The Salary of an Entry Level Project Engineer

Project engineers direct the overall scope of a construction or design venture.
Project engineers direct the overall scope of a construction or design venture. (Image: Stockbyte/Stockbyte/Getty Images)

The United States has approximately 1.5 million engineers, according to the Bureau of Labor Statistics. Project engineers direct the overall scope of a construction or design venture. The earnings of engineers can vary depending on the level of education, experience, and the geographic location. The Bureau of Labor Statistics reports that as a group, engineers are among the highest entry-level wage earners in the United States. In 2009, listed the engineering profession as the "most lucrative" profession for new graduates entering the workforce.

Job Overview

A project engineer oversees an engineering enterprise and keeps a specific project on track. Project engineers direct other engineers and workers and communicate with vendors and contractors to ensure that work is done properly. While some engineers are specialists, project engineers are generalists who must consider the overall goals, budget, and progress of an engineering project. New entry-level project engineers may begin their careers working under the supervision of a more experienced engineer. After gaining experience in the profession, project engineers can be responsible for leading and directing the entire scope of a project without direct supervision. This position requires a bachelor's degree in an engineering field, as well as hands-on experience managing other workers.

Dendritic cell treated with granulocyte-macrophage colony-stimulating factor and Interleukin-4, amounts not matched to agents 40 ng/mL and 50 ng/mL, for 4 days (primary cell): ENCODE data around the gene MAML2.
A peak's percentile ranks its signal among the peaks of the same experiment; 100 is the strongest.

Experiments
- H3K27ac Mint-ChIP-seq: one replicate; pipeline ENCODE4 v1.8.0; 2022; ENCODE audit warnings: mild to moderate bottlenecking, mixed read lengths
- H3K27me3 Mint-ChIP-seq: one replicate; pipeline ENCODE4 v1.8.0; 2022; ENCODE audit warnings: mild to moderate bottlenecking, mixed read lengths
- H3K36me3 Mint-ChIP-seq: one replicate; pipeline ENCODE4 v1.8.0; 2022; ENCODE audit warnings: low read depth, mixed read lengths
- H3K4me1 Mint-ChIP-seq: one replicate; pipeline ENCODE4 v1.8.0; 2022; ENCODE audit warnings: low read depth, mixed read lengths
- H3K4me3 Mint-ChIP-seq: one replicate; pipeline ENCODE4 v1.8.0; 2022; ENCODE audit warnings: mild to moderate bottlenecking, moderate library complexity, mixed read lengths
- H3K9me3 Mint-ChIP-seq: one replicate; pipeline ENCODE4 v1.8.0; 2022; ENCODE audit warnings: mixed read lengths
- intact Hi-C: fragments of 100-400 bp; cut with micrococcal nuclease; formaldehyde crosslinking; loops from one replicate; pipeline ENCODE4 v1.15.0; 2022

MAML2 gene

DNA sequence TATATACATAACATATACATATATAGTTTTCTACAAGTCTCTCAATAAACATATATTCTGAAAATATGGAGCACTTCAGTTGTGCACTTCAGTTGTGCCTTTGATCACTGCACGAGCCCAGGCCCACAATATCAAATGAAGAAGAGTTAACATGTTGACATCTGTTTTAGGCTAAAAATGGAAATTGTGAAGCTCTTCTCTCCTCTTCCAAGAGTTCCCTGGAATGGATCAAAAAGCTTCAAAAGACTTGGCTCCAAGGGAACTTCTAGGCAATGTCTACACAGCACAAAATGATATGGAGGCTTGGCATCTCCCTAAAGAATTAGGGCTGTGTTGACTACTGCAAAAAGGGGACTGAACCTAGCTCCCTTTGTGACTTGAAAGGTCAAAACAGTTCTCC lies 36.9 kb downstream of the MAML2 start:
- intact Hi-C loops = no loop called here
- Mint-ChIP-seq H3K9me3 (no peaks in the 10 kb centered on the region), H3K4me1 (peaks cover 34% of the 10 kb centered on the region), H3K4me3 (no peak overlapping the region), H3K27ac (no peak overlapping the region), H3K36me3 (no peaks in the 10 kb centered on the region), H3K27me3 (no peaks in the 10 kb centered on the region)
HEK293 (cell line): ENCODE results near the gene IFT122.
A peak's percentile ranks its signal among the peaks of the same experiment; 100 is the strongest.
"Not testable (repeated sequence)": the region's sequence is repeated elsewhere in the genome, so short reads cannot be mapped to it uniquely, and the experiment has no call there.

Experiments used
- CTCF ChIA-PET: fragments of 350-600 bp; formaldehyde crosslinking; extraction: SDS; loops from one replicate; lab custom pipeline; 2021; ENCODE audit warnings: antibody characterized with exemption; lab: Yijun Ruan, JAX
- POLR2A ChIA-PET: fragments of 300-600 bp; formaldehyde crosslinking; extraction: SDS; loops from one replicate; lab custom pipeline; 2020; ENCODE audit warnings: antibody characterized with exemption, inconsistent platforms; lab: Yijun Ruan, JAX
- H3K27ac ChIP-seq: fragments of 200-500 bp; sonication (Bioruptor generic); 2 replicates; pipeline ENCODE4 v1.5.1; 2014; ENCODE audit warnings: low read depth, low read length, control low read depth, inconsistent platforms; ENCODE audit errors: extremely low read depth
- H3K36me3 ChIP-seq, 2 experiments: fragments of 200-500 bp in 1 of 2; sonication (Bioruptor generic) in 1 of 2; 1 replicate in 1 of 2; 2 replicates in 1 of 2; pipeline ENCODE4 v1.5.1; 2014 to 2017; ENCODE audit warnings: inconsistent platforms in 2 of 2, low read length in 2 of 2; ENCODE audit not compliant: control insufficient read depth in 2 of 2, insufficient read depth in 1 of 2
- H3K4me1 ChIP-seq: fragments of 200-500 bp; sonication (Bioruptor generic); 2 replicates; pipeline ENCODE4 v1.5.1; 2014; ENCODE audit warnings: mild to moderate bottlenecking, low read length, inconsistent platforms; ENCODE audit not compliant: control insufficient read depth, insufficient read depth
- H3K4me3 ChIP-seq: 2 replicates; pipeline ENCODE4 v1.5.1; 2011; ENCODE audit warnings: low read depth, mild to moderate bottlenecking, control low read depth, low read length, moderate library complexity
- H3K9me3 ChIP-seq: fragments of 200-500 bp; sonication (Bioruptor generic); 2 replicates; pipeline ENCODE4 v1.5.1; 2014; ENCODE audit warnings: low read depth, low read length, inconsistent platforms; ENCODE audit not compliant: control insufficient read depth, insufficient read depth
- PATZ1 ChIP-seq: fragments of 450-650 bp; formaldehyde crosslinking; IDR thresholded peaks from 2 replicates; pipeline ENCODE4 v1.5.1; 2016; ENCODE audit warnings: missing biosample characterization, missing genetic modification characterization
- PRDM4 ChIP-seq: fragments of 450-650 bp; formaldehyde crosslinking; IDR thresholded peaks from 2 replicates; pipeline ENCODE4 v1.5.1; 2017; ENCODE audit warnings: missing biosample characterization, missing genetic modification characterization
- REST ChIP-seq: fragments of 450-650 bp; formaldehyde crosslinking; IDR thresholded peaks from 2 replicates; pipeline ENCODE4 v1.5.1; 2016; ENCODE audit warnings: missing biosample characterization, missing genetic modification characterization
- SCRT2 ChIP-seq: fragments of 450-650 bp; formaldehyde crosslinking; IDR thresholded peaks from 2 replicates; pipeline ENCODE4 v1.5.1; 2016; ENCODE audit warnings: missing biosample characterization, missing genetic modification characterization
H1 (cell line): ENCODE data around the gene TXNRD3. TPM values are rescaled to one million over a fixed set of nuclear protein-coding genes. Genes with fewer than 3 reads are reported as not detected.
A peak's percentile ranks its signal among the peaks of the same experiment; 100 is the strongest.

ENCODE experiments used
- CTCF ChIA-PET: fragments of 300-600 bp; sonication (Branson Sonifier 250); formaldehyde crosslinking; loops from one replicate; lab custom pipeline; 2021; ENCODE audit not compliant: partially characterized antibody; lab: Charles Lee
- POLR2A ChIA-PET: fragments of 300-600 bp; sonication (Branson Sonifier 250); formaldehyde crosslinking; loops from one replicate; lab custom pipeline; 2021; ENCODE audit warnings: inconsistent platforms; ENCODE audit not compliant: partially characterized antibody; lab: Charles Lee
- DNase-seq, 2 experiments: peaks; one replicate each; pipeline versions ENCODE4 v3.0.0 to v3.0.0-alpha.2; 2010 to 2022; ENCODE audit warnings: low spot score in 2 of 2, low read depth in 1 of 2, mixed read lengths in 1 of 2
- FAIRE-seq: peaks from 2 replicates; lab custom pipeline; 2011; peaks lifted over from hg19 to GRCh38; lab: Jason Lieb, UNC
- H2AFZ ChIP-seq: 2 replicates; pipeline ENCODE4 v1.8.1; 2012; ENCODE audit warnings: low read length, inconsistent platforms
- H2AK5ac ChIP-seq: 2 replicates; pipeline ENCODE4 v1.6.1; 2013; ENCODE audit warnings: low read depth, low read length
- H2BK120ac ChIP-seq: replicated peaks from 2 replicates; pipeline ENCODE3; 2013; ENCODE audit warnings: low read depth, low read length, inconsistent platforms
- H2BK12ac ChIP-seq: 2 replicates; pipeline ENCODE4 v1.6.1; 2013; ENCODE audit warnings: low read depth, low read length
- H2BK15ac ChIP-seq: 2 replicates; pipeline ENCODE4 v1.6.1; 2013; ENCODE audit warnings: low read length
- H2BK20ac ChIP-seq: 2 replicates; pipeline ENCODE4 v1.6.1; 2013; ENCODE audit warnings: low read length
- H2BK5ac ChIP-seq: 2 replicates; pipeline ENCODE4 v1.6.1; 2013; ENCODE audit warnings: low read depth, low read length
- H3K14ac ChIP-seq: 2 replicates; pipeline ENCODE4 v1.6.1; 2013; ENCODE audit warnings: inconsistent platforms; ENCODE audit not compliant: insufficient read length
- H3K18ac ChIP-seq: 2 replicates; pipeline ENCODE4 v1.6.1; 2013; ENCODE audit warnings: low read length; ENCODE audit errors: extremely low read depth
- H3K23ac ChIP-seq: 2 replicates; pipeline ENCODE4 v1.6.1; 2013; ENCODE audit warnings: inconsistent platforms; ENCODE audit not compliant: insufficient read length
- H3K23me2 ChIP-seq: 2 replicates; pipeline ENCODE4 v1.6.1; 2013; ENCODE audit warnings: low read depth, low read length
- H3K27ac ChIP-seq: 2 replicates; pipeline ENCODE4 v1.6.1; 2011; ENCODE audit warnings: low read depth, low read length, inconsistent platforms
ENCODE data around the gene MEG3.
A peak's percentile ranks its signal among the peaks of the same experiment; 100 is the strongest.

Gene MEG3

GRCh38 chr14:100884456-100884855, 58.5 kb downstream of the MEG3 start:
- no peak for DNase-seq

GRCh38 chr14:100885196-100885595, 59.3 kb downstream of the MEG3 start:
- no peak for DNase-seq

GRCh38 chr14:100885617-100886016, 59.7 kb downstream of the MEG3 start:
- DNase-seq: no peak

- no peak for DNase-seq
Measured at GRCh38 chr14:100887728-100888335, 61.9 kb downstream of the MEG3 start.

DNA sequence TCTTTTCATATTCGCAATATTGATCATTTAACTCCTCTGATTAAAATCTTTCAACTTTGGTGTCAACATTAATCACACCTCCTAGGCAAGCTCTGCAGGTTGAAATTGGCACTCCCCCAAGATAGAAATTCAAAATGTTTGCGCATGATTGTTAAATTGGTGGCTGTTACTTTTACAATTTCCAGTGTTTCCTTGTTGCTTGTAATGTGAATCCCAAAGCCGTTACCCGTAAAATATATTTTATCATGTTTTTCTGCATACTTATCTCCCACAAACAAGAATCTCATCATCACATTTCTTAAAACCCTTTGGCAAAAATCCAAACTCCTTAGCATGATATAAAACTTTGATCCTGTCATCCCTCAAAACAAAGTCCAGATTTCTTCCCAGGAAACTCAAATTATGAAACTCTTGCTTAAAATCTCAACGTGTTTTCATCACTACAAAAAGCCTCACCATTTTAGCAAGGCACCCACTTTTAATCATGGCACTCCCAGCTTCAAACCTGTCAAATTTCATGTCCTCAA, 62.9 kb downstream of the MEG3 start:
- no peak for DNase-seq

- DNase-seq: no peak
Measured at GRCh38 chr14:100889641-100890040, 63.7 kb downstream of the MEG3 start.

Typical Salary

The Bureau of Labor Statistics (BLS) reports that the starting salary for an entry-level engineer is between $52,048 and $83,121. According to numbers provided by the BLS, the median pay for all entry-level engineers with bachelor's degrees is $58,766 per year. Salaries for project engineers usually increase significantly with experience. The level of education held by an engineer can also affect the level of salary. Generally, engineers with master's or doctorate degrees make more than workers with only bachelor's degrees.

Income Variations

The specialty of a project engineer can affect the level of salary. Entry-level engineers in specialties that are in high demand often earn more than workers in more common specialties. For instance, the average starting salary for an engineer specializing in petroleum is $83,121 per year, according to the BLS. Nuclear engineers receive an average entry-level salary of $61,610 annually, while civil engineers earn $52,048 to start.

Career Outlook

The BLS reported that employment opportunities and salaries for all engineers were projected to increase in the future. Between 2008 and 2018, employment were expected to expand by 11 percent. The best opportunities for promotion will be for engineers who have advanced degrees and experience directing and managing other workers.

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